Being medically fit to drive is important whenever anyone gets behind the wheel. This is more crucial when someone is operating an 80,000 pound truck. If a trucker has medical conditions that make it unsafe to drive, you and your family can be the innocent victims of a large truck accident.

What Are the Medical Certification Rules for Truck Drivers?

The Federal Motor Carrier Safety Administration (FMCSA) regulates transportation companies and truck drivers, and many of its rules are designed to prevent deadly accidents.

In order to be qualified as a truck driver, an individual must meet a number of requirements, such as obtaining a commercial driver’s license. Another requirement is any trucker who intends to operate a commercial vehicle with a maximum gross weight rating of over 10,000 pounds in interstate commerce must have a physical exam and receive a medical certification that he's fit to drive. Interstate commerce is the transporting over goods across state lines, which applies to the majority of trucks on our roads.medical_exam

The trucker must obtain a medical certification from a Department of Transportation (DOT)-approved examiner. The medical examiner must be listed on the FMCSA National Registry and can include:

  • Medical doctors (MD)
  • Doctors of osteopathy (DO)
  • Physician assistants
  • Advanced practice nurses
  • Chiropractors

Some Medical Requirements Truckers Must Meet

In order to receive a medical certification, an individual must be certified by the examiner as not having certain conditions that would disqualify him from being a truck driver.

Some of the physical requirements include:

  • A loss of a foot, leg, arm, or hand unless the trucker has a skill performance evaluation certificate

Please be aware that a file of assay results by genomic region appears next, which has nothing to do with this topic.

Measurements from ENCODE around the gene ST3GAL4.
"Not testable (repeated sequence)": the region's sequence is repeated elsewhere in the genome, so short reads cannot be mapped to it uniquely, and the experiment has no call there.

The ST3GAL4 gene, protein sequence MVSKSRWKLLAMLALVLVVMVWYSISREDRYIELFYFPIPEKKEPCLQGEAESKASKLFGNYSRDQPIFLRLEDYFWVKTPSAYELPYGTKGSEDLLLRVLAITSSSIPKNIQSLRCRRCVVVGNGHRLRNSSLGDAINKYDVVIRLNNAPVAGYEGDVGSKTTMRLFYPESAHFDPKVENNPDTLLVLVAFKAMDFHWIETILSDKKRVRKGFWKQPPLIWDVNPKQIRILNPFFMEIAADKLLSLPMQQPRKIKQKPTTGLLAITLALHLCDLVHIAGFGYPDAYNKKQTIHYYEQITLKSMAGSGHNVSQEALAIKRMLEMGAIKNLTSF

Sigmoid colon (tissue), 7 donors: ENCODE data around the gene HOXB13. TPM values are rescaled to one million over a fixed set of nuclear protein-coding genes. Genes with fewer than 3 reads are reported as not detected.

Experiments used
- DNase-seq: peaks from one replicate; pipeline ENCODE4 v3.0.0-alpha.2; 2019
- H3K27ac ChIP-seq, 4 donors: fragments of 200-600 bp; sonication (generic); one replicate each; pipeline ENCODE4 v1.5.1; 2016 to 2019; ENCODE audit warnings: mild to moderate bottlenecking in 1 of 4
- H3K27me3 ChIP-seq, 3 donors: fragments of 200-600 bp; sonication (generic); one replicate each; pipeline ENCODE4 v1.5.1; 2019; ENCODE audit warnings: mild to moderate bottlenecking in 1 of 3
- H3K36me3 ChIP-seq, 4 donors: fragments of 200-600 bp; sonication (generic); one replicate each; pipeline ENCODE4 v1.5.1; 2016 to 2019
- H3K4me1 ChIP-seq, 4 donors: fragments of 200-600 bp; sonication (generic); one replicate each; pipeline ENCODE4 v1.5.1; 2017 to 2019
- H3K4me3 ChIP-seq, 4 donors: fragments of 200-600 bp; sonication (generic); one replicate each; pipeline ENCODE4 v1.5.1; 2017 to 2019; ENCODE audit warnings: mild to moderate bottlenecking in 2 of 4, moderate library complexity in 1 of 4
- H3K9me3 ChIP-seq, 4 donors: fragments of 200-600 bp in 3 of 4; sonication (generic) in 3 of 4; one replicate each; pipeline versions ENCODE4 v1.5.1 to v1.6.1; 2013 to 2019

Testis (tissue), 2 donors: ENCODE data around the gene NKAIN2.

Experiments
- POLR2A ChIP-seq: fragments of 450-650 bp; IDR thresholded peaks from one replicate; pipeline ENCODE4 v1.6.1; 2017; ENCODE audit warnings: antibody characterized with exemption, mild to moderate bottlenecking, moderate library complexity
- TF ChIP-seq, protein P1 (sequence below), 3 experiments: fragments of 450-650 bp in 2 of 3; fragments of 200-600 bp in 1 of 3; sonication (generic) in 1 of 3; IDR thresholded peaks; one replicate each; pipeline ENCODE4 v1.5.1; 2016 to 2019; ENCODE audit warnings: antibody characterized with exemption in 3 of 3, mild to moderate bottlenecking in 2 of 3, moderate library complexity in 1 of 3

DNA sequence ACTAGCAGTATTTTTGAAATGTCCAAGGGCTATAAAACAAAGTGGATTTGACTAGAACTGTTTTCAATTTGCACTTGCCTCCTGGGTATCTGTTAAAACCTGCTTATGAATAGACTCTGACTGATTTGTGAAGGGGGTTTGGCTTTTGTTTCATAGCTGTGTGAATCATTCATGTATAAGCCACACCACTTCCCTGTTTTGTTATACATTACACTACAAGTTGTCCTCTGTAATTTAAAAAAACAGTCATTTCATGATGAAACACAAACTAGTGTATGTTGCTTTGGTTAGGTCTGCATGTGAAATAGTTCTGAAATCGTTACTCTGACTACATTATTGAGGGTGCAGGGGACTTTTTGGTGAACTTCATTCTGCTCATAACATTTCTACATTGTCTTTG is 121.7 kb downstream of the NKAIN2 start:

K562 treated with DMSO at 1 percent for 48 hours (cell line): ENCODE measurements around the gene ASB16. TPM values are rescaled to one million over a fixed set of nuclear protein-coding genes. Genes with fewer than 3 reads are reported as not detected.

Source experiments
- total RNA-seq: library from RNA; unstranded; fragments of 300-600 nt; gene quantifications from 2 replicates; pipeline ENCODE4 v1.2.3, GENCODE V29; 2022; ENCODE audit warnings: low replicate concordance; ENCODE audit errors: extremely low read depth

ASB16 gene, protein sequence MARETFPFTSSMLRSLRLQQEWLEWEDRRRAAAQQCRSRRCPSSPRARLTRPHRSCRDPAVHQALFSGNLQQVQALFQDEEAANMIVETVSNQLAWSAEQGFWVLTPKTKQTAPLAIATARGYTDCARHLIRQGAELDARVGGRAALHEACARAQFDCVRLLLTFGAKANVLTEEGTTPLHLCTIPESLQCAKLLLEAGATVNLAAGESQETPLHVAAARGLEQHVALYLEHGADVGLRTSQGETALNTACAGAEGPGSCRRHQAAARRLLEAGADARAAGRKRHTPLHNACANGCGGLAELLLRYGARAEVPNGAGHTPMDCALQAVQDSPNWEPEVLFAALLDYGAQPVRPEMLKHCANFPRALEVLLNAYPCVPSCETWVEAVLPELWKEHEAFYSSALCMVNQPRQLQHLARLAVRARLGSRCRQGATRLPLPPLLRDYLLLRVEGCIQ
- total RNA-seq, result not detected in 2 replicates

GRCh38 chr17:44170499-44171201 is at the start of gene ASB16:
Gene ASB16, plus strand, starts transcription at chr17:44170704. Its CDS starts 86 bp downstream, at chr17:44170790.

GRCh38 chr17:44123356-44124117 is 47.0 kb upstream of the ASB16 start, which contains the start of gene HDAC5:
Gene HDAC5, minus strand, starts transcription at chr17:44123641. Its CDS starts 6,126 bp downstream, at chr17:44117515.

• No impairment of his hand or finger that prevents him from grasping; or of an arm, leg, or foot that would interfere with driving ability
  • No established medical history of or diagnosis of diabetes which requires insulin for control
  • No diagnosis of certain heart conditions, such as myocardial infarction, which is a heart attack; angina pectoris; the pain associated with coronary heart disease; and a cardiovascular disease causing cardiac arrest
  • A diagnosis of a respiratory disease that would interfere with the driver’s on-road capabilities
  • A diagnosis of high blood pressure, epilepsy, arthritis, or mental disorders that would limit his ability to drive safely
  • Passing a vision and a hearing test that prescribe the minimum requirements for vision and hearing for driving a truck
  • No diagnosis of alcoholism
  • Not using Schedule 1drugs, such as marijuana, amphetamines, narcotics, or other addictive drugs

If a truck driver passes his physical exam, the health professional will complete a medical certification that's valid for 24 months. The driver is given a copy of the certification, and it's also filed by the practitioner with the Department of Transportation.

In some cases, a certification may be for a shorter period of time. For example, if a truck driver suffers from hypertension, the examiner may feel that he needs more regular check-ups before certifying him as medically fit to operate a commercial truck.

What Happens If the Truck Driver Who Caused Your Accident Wasn't Medically Fit?

If the driver didn't have a medical certification to operate a commercial vehicle or had let it lapse, this could be grounds to prove his negligence caused your wreck.

In addition, you may have a separate claim against the trucking company that employed him. As part of the hiring process, supervisors are required to obtain a copy of the driver’s medical certification. The company had a duty to ensure certification was renewed when necessary. Failing to do so is a violation of federal regulations—and possible evidence of the trucking company’s liability to compensate you for your injuries.

Have You Been Injured In A Truck Accident?

If you've been injured in a tractor trailer accident you need to speak with an experienced truck accident attorney as soon as possible. Please contact us online or call our Kansas City office directly at 816.471.5111 to schedule your free consultation.